“Leave the package at the post office.”
Attorney Abad waited for someone to claim it. He had not seen Lefty in person and the face in the photo he remembered had a faded quality that it was impossible to detect if it was an original or a fake. It would be a bonus if he could talk to the man in private.
Unknown to him, the package was retrieved at the back door, surrendered by an accomplice who worked as a clerk. Lefty had his contacts way back; scare tactics held his informants tightly, to cooperate fully was their only option.
“He didn’t show up?” Don Ramon asked agitated, fearing he and the lawyer were hoodwinked. Perhaps, he had to say goodbye to the fifty thousand pesos downpayment he shelled out.
“The package is gone,” the lawyer added, “though the person I talked to intimated that Lefty always use this office as drop off point. He might not be a trickster after all.”
“You better be right,” Don Ramon warned, “or I’ll deduct the amount from your retainer.”
The lawyer sighed deeply, not only his commission a question mark but also his reputation was at stake.
– 0 –
Lefty was not a procrastinator. After he studied the footage carefully, one of the characters reminded him of an incident he witnessed two days ago. The teenager had a short talk with a beggar near an old church.
Of all his victims, the majority had traveled to the other dimension, his most favorite was alive, aging disgracefully among the gutter rats of society’s poor. His longevity made him a magnet for new bloods who idolized his capers in his prime.
That’s how Lefty identified criminals: observe the beggar and check out those who associated with him. More or less, they would not suspect that they were under scrutiny. The police force had no budget for long surveillance of a single character how useful he might be. He, on the other hand, had his resources given to him by people with special needs.
Don Ramon could be a future benefactor. The lawyer might have withheld the anonymous sponsor who contracted the job but Lefty was no amateur not to recognize the location where the CCTV footage was taken. That was something other people would not notice: his eye for details made him one of the best investigators there was.
Was was the operative word. The higher command in the law enforcement agency was too lame to assert their authority, lest they would be branded as protectors of vigilante cops. He was once the brightest; idealistic to the core, super strict to implement the law, an embarrassment with the worst human rights violations on record. The last of his attributes was the final straw to his fall from grace: he was dishonorably discharged, shamed not to wear the uniform ever again and became an outcast, in that order.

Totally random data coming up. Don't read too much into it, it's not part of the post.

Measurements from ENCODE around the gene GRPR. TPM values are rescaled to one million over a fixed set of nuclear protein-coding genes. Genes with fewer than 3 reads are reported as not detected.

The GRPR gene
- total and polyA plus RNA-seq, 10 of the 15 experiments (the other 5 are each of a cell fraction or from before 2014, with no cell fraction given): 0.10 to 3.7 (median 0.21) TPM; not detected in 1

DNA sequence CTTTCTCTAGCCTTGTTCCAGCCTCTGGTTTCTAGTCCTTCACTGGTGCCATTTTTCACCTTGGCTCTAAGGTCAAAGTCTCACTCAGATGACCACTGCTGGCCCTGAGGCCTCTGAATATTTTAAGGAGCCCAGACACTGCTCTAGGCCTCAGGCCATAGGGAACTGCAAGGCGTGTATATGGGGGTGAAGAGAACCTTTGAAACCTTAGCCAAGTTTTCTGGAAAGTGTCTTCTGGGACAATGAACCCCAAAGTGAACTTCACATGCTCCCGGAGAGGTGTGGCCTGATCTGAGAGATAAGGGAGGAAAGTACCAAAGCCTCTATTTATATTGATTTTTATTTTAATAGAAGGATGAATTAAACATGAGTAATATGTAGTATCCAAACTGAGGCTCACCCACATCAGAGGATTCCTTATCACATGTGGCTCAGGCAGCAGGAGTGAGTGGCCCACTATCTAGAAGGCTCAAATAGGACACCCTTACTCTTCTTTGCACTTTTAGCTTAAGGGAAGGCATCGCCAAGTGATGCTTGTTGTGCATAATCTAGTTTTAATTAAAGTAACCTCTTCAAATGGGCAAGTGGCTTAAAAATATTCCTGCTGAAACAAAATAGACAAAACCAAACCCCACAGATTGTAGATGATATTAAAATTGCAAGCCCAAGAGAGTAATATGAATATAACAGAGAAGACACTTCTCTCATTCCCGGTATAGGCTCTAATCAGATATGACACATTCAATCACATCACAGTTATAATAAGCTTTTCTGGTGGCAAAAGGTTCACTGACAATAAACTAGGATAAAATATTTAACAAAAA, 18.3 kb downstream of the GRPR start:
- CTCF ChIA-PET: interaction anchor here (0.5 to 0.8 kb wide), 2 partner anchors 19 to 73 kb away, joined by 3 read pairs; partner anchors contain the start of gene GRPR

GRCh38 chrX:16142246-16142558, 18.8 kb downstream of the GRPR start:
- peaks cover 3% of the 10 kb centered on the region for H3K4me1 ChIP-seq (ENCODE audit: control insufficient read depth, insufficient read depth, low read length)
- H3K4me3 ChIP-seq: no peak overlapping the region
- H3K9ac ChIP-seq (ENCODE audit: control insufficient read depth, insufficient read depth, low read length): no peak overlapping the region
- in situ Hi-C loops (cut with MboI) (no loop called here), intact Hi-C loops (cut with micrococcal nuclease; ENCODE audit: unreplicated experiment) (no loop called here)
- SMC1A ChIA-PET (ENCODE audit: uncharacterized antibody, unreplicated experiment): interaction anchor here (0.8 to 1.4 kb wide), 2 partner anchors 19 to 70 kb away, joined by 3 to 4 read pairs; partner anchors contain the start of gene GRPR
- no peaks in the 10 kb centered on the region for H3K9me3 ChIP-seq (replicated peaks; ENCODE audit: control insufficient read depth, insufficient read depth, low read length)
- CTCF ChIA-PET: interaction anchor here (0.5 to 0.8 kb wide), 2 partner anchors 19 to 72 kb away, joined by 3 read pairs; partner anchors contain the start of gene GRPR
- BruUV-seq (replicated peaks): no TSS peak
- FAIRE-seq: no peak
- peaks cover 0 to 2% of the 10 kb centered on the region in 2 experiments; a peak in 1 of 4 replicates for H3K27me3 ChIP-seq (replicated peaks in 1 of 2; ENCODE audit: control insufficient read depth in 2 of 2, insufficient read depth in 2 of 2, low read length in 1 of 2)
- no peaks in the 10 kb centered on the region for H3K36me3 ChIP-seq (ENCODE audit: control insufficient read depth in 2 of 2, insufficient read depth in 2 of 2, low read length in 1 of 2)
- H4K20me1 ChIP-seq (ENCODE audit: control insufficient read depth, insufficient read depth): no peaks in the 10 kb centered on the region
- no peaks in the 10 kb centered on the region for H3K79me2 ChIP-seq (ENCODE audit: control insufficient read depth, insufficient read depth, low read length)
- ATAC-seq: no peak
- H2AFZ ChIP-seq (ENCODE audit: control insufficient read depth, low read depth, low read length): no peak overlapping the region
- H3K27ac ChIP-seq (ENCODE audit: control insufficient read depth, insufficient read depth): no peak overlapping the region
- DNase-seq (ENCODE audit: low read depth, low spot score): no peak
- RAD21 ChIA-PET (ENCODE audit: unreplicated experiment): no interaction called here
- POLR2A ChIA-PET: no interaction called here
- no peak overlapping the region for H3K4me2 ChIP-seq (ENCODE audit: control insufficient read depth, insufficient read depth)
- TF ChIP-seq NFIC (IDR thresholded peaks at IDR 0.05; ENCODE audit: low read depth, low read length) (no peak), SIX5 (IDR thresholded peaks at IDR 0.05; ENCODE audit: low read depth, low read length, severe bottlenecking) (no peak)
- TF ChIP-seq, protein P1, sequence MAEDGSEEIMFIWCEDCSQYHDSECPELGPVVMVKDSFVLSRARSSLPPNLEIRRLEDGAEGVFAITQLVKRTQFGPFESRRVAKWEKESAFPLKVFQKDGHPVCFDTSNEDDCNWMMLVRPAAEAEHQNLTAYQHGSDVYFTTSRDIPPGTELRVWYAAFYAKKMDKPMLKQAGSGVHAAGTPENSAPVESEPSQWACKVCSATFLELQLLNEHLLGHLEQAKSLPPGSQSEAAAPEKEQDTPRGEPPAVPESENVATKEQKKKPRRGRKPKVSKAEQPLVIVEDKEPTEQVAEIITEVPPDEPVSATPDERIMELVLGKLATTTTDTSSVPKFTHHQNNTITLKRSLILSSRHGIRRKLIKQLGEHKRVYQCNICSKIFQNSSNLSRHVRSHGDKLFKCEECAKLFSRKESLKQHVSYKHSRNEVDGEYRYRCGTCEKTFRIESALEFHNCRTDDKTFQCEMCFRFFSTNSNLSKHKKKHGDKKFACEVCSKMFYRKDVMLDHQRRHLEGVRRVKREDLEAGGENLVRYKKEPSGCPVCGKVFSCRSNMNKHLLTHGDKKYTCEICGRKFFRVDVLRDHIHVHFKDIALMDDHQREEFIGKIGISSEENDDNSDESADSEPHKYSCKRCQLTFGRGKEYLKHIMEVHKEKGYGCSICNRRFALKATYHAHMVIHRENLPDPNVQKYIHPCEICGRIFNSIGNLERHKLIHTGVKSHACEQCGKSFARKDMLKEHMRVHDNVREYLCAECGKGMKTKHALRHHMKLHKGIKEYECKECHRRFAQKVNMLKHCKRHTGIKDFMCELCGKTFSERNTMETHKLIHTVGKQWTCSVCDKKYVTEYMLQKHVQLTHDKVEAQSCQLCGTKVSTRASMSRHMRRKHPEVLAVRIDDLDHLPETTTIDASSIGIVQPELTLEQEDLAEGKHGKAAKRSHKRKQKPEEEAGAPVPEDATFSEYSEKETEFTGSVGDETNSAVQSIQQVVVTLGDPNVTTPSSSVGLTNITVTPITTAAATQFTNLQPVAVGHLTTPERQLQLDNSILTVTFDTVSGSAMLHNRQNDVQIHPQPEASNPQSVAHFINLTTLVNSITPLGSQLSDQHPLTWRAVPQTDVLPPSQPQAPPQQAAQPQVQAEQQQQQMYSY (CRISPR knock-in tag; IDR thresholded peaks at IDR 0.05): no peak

“I don’t need a badge,” he yelled at his superiors during his dismissal proceedings. “You’ll see why!”
A week had passed and the capital awoke to a sensational news. The most notorious pickpocket in the city was found dying in his lair, the gifted left hand missing, lopped off by an ax. The legend was no more.
Lefty did not seek credit for his accomplishment after he literally disarmed the perennial headache of the police. Everyone suspected that he did it but they would not touch him because he did them a great favor. He was now considered the invisible left arm of the law.
The teenager was the weakest link, he theorized, getting back to his assignment. Obviously, trailing the suspect to the group’s lair needed time and patience. Once found, he could finish the job with one go. A simple arson would do the trick.
He could not be considered a pro if he did not prepare backups. Once he identified the suspects’ routines, he’d create a final solution for each.
To catch a criminal was to think like a criminal. For him, acting like one to punish them was the secret of his success.
Yes, he was evil to many. But the majority of the good and innocent people needed him to live freely in peace. They might be against his methods but he could not care less.
He readied himself for a long day: thieves outnumbered him.
(to be continued)